Tuesday, April 4, 2006

WE all have special needs



London controller Gord Hume recently spent the day in a wheel chair in support of the Easter Seals campaign and found the city wheel chair ramps in the same condition as London streets.
The automatic door slams shut on London Controller Gord Hume before his wheelchair can make it into a city hall washroom.

"I thought there'd be a way to slide over," he said from behind the stall door.

It's the first time Hume had to use the loo since agreeing to confine himself to a wheelchair yesterday in support of Easter Seals.

[..] It was an eye-opener in more ways than one. Take the moment when part of his chair fell off in the washroom. "It's not as easy as you think it would be," he said, as he steered his wheelchair toward the sinks.

In a trip that would normally take "a minute -- tops," Hume spent almost 10 minutes getting in and out of the the 12th-floor washroom -- one of only two men's rooms in city hall equipped for wheelchairs.

It was a trip he couldn't make earlier at his Byron home, which can't accommodate a wheelchair, he said. Nor was he able to check his mailbox or go on his regular morning walk.
Of course he couldn't do what he normally is accustomed to doing, as he was pretending to be disabled.
And instead of his usual 20-minute car drive to work at city hall, it took Hume an hour to get there, riding in a paratransit van. "And you can't see out the front window. It was very disconcerting to me," he said.

As he wheeled himself up city hall's front ramp, Hume said it was "damn hard" to overcome a dip in the path where concrete is missing.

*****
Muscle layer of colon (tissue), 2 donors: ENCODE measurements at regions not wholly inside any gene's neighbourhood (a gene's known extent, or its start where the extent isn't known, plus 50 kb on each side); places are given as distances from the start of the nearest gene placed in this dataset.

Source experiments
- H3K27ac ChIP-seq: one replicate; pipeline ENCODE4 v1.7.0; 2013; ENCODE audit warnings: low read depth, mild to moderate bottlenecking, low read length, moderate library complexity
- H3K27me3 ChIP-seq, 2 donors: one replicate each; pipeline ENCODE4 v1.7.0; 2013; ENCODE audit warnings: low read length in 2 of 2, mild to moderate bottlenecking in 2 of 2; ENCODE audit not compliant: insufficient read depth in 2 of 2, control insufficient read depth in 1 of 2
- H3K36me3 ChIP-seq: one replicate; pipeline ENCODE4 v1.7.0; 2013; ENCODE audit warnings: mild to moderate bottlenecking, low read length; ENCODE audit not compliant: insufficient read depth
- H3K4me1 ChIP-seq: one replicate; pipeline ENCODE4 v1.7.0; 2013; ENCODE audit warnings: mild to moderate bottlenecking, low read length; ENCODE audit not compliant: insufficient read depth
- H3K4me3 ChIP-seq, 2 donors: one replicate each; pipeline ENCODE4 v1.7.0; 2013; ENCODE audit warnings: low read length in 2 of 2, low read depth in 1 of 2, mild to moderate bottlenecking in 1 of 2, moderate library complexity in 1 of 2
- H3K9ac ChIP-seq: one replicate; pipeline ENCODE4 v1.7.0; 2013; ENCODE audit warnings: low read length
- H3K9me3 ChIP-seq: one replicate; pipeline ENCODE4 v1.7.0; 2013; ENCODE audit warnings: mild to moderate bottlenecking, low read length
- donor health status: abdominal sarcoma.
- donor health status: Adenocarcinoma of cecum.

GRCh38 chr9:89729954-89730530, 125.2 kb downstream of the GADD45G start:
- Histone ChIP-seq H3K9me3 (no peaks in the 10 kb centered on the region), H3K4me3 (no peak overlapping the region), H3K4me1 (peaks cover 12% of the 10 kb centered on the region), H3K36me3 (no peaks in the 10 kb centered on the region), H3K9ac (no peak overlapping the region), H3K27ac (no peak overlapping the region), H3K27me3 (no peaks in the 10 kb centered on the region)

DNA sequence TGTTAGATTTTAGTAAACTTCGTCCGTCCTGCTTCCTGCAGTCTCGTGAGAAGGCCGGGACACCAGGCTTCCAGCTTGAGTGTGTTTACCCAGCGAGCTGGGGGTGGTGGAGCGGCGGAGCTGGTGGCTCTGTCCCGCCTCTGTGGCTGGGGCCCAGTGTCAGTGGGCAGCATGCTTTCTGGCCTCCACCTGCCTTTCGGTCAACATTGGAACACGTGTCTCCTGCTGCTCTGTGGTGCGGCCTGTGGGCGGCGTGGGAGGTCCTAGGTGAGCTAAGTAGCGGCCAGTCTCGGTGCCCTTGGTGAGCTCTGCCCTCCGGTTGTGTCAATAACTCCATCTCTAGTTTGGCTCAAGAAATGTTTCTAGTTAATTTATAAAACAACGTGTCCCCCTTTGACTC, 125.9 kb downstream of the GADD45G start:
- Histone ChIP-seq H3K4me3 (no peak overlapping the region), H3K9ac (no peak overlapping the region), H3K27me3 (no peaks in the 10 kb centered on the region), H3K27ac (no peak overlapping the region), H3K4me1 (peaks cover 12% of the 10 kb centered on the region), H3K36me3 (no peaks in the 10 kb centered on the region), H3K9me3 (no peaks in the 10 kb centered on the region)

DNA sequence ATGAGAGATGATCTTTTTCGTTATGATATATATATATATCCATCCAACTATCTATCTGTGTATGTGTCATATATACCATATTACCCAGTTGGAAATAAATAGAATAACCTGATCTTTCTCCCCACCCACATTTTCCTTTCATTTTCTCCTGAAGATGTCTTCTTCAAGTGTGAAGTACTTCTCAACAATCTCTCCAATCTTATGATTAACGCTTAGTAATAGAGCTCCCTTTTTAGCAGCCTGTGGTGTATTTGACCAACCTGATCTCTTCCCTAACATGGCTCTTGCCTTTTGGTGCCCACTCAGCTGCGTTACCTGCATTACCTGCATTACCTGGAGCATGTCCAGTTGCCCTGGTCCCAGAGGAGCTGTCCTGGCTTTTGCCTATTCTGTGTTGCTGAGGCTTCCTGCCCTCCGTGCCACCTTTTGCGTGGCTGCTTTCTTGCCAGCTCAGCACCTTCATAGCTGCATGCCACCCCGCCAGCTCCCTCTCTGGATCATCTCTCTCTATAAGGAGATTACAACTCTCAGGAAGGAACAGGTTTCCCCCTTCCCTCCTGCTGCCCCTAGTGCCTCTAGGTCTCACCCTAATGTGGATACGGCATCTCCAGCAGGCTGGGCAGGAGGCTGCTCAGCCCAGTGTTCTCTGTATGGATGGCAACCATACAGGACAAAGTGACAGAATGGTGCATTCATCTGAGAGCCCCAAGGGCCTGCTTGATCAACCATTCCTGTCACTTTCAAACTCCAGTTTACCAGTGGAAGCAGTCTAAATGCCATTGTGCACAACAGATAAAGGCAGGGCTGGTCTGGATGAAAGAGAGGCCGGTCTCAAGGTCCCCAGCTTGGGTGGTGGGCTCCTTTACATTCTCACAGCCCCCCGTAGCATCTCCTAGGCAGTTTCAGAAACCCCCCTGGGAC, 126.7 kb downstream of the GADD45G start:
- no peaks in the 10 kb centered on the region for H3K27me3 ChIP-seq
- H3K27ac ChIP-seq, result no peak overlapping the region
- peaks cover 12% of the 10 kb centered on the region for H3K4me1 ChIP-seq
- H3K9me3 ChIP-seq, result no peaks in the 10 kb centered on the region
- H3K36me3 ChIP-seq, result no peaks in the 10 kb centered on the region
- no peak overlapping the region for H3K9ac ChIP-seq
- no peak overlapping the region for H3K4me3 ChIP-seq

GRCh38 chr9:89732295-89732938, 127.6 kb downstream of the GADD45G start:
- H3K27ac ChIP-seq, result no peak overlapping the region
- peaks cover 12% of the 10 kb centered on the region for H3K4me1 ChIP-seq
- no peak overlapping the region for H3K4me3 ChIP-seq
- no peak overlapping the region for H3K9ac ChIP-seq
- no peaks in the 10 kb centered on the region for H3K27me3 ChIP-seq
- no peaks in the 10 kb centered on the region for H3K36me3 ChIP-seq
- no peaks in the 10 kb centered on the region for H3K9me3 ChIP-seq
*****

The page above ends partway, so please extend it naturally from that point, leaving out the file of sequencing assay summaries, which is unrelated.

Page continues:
"Your wheels get stuck there."

Inside, Hume struggled through the double doors outside the councillors' third-floor offices, scraping his knuckles and banging his elbows.

Even reaching for a soup bowl in the cafeteria at lunch was tough for Hume, who's more than six feet tall.
I've always thought that every person should work in a public service job for at least a day. A more intimate acquaintance with coarse manners, haughty demands for prompt service, rude interuptions and general disdain for the employees and facilities that are providing the services and commodities desired, might help to improve some people's behaviour when they are once again on the "public" side of the counter. So, in this sense, riding in someone else's chair could be viewed as a learning experience and might result in greater respect and understanding in future. But we must not forget that Gord Hume is a politician and the special interests he privately endorces may potentially become part of the collective burden.

How are we to simultaneously accomodate the needs of midgets and giants alike?

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